A week ago we were sitting in the London Colliseum, appropriately enough, hearing and watching a performance of Detlev Glanert‘s recent opera about the famously fiendish Roman emperor Caligula. This new version of the 2006 work was sung in English by the English National Opera company. Here is a rehearsal video so you can get a sense of it:
Glanert studied with Hans Werner Henze, a prodigious and controversial composer of opera, ballet, and other works who studied and worked in 12-tone and serial music early but also in jazz, popular, and neoclassical styles. Glanert’s own style has moved on from early serial atonality to something carefully described in online sources as “balancing between Mahler and Ravel” – but I am not convinced. Less popular than those two luminaries, Alban Berg’s Lulu is far more obvious as a jumping off place to get to Caligula, which reflects Glanert’s maturing voice as a composer. Like Berg and Henze, Glanert relishes jazz stylings and has extended that impulse in this work to also include Afro-Caribbean rhythms, plus enhanced breathing as a musical effect that made me think of beat-boxing.
All this is fascinating to me because I also took a turn in 12-tone tonality during and after my own studies, working in the tradition of Alban Berg as promulgated by George Perle. Even though I left the “school” it was a marvelous thing to hear and see how the practice has not only survived, but enjoys an audience. The house was not packed, but neither was it empty. Although a piano is heard in the video above, the orchestration is lush and the conductor and musicians knew what they were about. The score was beautifully played.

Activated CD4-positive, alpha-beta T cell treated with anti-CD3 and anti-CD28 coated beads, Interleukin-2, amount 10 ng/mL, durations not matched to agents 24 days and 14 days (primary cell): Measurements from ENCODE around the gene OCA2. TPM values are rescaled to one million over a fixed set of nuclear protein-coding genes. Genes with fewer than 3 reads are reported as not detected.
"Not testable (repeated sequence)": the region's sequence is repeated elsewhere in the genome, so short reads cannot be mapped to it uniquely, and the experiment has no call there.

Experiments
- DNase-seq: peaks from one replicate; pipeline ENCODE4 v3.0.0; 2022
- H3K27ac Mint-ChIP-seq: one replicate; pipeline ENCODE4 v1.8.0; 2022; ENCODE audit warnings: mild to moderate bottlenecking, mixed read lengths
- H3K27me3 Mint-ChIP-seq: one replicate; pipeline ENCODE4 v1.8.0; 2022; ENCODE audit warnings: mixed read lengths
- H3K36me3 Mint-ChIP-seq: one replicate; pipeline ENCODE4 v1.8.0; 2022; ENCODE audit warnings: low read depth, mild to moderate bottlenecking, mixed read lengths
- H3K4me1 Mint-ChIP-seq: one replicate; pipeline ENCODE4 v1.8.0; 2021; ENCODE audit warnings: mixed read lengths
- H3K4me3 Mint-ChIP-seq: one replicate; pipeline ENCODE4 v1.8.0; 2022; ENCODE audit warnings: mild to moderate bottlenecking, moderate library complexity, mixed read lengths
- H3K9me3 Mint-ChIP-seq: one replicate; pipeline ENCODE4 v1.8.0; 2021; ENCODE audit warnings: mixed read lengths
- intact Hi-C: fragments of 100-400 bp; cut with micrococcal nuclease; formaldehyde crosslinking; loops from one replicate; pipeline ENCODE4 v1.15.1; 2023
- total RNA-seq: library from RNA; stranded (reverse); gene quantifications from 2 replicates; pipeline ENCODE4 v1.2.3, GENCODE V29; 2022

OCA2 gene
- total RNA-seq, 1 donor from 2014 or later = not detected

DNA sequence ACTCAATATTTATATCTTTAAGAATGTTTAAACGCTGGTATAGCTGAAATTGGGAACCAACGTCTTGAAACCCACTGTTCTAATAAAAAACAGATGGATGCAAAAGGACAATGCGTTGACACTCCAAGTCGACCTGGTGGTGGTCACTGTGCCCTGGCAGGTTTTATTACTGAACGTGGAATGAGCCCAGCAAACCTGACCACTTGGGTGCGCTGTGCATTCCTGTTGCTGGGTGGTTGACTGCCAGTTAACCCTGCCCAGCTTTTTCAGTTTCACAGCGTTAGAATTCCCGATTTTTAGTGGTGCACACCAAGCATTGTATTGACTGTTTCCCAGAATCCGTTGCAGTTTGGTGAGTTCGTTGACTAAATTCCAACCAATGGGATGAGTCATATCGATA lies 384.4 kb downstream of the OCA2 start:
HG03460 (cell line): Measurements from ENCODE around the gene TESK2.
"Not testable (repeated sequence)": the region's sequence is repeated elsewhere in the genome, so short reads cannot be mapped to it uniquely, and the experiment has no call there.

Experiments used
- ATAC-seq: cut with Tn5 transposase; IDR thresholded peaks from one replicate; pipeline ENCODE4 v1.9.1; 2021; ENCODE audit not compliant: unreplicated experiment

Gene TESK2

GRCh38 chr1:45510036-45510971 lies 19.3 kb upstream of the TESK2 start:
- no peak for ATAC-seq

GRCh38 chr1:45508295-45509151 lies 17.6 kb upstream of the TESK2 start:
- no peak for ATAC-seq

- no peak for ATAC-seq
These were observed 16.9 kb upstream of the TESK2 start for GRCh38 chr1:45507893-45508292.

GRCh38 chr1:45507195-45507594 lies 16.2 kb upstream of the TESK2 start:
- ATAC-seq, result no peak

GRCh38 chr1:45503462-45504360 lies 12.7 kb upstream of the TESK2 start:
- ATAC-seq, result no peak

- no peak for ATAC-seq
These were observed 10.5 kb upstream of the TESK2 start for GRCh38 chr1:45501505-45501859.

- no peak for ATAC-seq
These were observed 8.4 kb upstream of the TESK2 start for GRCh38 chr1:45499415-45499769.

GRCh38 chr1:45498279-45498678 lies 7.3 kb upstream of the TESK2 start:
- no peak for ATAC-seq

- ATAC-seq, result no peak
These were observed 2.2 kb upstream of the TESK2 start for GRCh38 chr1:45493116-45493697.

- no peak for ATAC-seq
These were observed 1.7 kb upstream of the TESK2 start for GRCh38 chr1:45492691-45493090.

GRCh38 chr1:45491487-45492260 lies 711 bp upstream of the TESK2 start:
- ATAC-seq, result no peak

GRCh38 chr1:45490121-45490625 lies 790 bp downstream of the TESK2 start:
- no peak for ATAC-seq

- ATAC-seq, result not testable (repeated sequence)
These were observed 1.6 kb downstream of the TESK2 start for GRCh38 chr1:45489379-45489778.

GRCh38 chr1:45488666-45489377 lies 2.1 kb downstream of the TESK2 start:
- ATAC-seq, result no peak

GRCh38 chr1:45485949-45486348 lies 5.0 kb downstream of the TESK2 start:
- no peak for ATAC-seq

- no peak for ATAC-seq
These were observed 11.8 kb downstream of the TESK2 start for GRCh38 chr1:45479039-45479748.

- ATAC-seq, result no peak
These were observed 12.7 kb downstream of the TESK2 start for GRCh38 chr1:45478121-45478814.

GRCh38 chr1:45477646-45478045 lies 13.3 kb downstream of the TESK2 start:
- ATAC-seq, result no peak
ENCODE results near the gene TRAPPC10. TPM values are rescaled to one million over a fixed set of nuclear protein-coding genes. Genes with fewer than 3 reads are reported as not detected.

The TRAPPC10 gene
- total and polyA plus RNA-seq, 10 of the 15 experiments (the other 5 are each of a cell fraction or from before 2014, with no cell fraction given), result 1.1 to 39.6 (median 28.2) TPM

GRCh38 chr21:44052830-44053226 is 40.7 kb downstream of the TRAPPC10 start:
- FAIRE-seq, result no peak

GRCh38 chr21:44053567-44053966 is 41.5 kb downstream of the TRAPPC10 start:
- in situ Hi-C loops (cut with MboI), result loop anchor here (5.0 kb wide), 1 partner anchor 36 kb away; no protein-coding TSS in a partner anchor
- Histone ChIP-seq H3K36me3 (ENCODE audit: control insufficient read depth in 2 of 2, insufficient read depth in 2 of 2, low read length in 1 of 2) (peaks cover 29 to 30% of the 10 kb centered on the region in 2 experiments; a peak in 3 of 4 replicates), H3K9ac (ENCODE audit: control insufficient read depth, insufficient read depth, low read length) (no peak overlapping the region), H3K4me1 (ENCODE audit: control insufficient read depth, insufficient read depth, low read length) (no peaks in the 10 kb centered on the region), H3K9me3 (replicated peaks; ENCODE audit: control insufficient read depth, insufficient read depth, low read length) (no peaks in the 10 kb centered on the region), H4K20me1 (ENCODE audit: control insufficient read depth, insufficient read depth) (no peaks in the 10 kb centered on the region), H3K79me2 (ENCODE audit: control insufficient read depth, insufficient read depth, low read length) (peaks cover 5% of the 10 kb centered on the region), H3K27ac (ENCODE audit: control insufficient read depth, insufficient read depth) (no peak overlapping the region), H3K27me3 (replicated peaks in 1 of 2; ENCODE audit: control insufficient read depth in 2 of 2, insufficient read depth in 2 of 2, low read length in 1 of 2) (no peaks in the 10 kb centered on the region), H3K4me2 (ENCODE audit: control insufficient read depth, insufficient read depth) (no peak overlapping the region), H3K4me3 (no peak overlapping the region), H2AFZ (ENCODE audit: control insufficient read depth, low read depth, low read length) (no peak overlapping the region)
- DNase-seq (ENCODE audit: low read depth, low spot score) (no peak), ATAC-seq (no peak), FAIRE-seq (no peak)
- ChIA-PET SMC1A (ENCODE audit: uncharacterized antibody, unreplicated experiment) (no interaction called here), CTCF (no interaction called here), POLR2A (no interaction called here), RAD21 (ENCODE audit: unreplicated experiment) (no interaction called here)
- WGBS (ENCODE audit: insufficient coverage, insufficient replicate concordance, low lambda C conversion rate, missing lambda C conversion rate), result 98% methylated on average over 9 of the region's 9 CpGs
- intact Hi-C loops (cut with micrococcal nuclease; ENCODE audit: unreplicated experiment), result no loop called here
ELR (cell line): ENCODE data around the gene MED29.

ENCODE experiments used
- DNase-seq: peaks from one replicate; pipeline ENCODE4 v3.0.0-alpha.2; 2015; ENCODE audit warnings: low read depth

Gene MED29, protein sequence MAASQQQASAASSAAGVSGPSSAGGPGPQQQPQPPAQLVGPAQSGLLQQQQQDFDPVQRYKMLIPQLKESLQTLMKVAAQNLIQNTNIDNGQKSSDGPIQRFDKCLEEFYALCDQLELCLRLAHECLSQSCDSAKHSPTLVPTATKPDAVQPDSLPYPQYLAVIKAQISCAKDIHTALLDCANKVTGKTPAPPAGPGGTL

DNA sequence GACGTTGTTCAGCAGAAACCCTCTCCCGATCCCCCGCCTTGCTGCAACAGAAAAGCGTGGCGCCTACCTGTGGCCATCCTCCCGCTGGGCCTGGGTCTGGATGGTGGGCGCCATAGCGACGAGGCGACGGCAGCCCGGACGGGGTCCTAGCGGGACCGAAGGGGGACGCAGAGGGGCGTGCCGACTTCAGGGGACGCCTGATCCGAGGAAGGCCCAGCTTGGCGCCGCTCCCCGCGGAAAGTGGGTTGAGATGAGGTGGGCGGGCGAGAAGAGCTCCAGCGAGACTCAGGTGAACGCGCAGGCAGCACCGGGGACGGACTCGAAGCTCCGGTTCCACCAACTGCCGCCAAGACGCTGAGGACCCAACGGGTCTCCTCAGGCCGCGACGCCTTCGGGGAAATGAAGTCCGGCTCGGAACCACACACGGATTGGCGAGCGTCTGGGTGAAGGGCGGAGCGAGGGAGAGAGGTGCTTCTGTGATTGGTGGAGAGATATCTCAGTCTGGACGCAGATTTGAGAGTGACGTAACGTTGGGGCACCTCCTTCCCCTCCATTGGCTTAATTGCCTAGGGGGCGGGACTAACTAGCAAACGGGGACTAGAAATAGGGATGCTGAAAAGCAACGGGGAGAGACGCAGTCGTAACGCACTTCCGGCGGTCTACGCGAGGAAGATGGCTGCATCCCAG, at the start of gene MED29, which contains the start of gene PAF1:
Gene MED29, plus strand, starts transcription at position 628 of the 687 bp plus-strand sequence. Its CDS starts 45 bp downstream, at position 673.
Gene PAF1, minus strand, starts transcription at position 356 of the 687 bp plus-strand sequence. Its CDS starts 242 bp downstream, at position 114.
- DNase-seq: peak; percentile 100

Some critics panned the show, both in terms of music and theatre (here is one from The Arts Desk). Techniques used in the staging would have been considered avant garde 30 years ago, but today they seemed reliable and suitable to a serious work like this. Neither Mary nor I got offended that they had borrowed New Wave chestnuts like a static public setting — in this case stadium seating (see pic below) and unexplained figures in slow motion perambulation, either naked, with mysterious masks, or costumes apparently unrelated to the scene.
The mix of symbolic and random images combined as intended to get the audience into a semiotic stupor trying to sort intentional from unintentional ideas. Groups like Byrd Hoffman School of Byrds and The Wooster Group introduced these techniques but why should we be surprised to see them appearing now as tried and true techniques for big opera productions? That’s how it’s supposed to go. We enjoyed it.